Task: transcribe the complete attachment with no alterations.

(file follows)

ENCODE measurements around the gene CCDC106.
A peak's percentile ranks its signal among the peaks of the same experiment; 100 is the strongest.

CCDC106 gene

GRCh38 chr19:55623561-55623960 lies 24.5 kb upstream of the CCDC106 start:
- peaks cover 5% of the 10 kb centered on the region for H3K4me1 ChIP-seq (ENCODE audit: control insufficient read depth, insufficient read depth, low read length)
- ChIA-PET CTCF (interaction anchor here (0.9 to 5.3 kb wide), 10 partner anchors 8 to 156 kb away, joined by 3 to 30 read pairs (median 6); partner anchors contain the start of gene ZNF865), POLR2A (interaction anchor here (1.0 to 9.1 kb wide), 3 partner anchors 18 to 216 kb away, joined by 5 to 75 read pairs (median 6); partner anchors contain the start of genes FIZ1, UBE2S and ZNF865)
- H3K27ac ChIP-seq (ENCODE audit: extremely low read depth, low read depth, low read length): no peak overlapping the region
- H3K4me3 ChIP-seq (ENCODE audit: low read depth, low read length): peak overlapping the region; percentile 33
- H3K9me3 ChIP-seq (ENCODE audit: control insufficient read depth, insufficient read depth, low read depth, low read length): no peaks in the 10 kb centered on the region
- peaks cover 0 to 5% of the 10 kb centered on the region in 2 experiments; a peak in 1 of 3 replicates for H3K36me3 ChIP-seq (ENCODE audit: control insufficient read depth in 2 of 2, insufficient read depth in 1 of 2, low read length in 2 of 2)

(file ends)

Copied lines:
ENCODE measurements around the gene CCDC106.
A peak's percentile ranks its signal among the peaks of the same experiment; 100 is the strongest.

CCDC106 gene

GRCh38 chr19:55623561-55623960 lies 24.5 kb upstream of the CCDC106 start:
- peaks cover 5% of the 10 kb centered on the region for H3K4me1 ChIP-seq (ENCODE audit: control insufficient read depth, insufficient read depth, low read length)
- ChIA-PET CTCF (interaction anchor here (0.9 to 5.3 kb wide), 10 partner anchors 8 to 156 kb away, joined by 3 to 30 read pairs (median 6); partner anchors contain the start of gene ZNF865), POLR2A (interaction anchor here (1.0 to 9.1 kb wide), 3 partner anchors 18 to 216 kb away, joined by 5 to 75 read pairs (median 6); partner anchors contain the start of genes FIZ1, UBE2S and ZNF865)
- H3K27ac ChIP-seq (ENCODE audit: extremely low read depth, low read depth, low read length): no peak overlapping the region
- H3K4me3 ChIP-seq (ENCODE audit: low read depth, low read length): peak overlapping the region; percentile 33
- H3K9me3 ChIP-seq (ENCODE audit: control insufficient read depth, insufficient read depth, low read depth, low read length): no peaks in the 10 kb centered on the region
- peaks cover 0 to 5% of the 10 kb centered on the region in 2 experiments; a peak in 1 of 3 replicates for H3K36me3 ChIP-seq (ENCODE audit: control insufficient read depth in 2 of 2, insufficient read depth in 1 of 2, low read length in 2 of 2)